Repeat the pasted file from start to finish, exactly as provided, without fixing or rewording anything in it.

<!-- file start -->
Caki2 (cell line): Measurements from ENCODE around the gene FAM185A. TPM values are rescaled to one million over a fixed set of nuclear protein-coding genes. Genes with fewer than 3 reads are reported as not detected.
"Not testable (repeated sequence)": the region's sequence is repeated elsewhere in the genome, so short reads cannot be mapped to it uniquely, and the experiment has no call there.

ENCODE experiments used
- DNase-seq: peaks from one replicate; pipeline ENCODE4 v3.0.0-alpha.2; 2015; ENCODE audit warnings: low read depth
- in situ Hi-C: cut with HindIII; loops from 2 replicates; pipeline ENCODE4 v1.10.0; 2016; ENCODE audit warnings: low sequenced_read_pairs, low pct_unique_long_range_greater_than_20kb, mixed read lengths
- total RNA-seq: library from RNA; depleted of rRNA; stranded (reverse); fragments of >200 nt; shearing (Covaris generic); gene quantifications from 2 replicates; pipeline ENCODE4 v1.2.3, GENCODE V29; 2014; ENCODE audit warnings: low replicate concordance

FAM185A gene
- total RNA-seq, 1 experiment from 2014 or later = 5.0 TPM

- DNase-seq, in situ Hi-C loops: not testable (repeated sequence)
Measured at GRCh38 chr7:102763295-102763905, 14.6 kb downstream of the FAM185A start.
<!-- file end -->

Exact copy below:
Caki2 (cell line): Measurements from ENCODE around the gene FAM185A. TPM values are rescaled to one million over a fixed set of nuclear protein-coding genes. Genes with fewer than 3 reads are reported as not detected.
"Not testable (repeated sequence)": the region's sequence is repeated elsewhere in the genome, so short reads cannot be mapped to it uniquely, and the experiment has no call there.

ENCODE experiments used
- DNase-seq: peaks from one replicate; pipeline ENCODE4 v3.0.0-alpha.2; 2015; ENCODE audit warnings: low read depth
- in situ Hi-C: cut with HindIII; loops from 2 replicates; pipeline ENCODE4 v1.10.0; 2016; ENCODE audit warnings: low sequenced_read_pairs, low pct_unique_long_range_greater_than_20kb, mixed read lengths
- total RNA-seq: library from RNA; depleted of rRNA; stranded (reverse); fragments of >200 nt; shearing (Covaris generic); gene quantifications from 2 replicates; pipeline ENCODE4 v1.2.3, GENCODE V29; 2014; ENCODE audit warnings: low replicate concordance

FAM185A gene
- total RNA-seq, 1 experiment from 2014 or later = 5.0 TPM

- DNase-seq, in situ Hi-C loops: not testable (repeated sequence)
Measured at GRCh38 chr7:102763295-102763905, 14.6 kb downstream of the FAM185A start.